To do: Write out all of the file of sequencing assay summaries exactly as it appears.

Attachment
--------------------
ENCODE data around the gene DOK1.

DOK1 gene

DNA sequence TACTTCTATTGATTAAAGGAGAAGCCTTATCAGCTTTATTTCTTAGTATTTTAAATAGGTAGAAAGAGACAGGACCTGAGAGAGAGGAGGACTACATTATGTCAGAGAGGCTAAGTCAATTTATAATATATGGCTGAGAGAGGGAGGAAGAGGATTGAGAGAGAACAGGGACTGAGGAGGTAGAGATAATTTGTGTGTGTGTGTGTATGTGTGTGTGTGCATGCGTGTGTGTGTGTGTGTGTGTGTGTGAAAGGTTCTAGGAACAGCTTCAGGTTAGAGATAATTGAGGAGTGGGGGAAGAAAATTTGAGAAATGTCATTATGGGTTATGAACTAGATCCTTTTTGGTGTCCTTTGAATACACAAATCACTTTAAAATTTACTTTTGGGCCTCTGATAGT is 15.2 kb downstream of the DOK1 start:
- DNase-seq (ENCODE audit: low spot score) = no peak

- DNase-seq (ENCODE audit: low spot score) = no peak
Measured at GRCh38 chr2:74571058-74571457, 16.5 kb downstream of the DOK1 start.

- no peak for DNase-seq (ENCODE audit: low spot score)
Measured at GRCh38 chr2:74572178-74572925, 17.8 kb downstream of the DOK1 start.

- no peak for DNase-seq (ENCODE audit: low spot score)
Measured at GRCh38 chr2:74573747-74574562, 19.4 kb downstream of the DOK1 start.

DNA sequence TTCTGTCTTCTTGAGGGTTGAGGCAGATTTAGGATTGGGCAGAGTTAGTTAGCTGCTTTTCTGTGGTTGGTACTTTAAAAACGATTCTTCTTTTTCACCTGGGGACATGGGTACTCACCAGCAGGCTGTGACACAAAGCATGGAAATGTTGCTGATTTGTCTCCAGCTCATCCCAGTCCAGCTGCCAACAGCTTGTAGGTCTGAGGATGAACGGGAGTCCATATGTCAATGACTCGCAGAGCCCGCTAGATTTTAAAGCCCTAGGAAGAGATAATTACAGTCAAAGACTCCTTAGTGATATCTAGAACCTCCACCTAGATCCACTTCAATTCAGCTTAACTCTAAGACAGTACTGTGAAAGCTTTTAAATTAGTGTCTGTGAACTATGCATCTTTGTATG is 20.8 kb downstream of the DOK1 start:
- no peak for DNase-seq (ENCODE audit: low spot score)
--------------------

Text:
ENCODE data around the gene DOK1.

DOK1 gene

DNA sequence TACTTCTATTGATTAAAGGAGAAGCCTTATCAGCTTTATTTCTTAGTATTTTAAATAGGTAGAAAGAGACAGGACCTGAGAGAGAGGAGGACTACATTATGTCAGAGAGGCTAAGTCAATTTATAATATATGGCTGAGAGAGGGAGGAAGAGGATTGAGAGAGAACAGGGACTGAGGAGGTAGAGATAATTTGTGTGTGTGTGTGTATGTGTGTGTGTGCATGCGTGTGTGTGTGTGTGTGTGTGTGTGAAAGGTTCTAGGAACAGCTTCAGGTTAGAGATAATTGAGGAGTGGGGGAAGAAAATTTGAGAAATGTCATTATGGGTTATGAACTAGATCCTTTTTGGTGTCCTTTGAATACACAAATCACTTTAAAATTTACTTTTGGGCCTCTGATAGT is 15.2 kb downstream of the DOK1 start:
- DNase-seq (ENCODE audit: low spot score) = no peak

- DNase-seq (ENCODE audit: low spot score) = no peak
Measured at GRCh38 chr2:74571058-74571457, 16.5 kb downstream of the DOK1 start.

- no peak for DNase-seq (ENCODE audit: low spot score)
Measured at GRCh38 chr2:74572178-74572925, 17.8 kb downstream of the DOK1 start.

- no peak for DNase-seq (ENCODE audit: low spot score)
Measured at GRCh38 chr2:74573747-74574562, 19.4 kb downstream of the DOK1 start.

DNA sequence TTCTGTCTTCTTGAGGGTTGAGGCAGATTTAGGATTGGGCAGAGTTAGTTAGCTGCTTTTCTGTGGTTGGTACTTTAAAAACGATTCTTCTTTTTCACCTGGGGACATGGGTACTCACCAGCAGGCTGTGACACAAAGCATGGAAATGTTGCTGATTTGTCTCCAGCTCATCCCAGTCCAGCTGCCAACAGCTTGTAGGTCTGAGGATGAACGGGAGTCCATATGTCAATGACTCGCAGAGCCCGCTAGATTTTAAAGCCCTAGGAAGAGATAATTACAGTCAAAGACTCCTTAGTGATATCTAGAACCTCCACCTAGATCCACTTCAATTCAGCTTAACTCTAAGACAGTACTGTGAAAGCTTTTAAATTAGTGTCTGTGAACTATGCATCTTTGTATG is 20.8 kb downstream of the DOK1 start:
- no peak for DNase-seq (ENCODE audit: low spot score)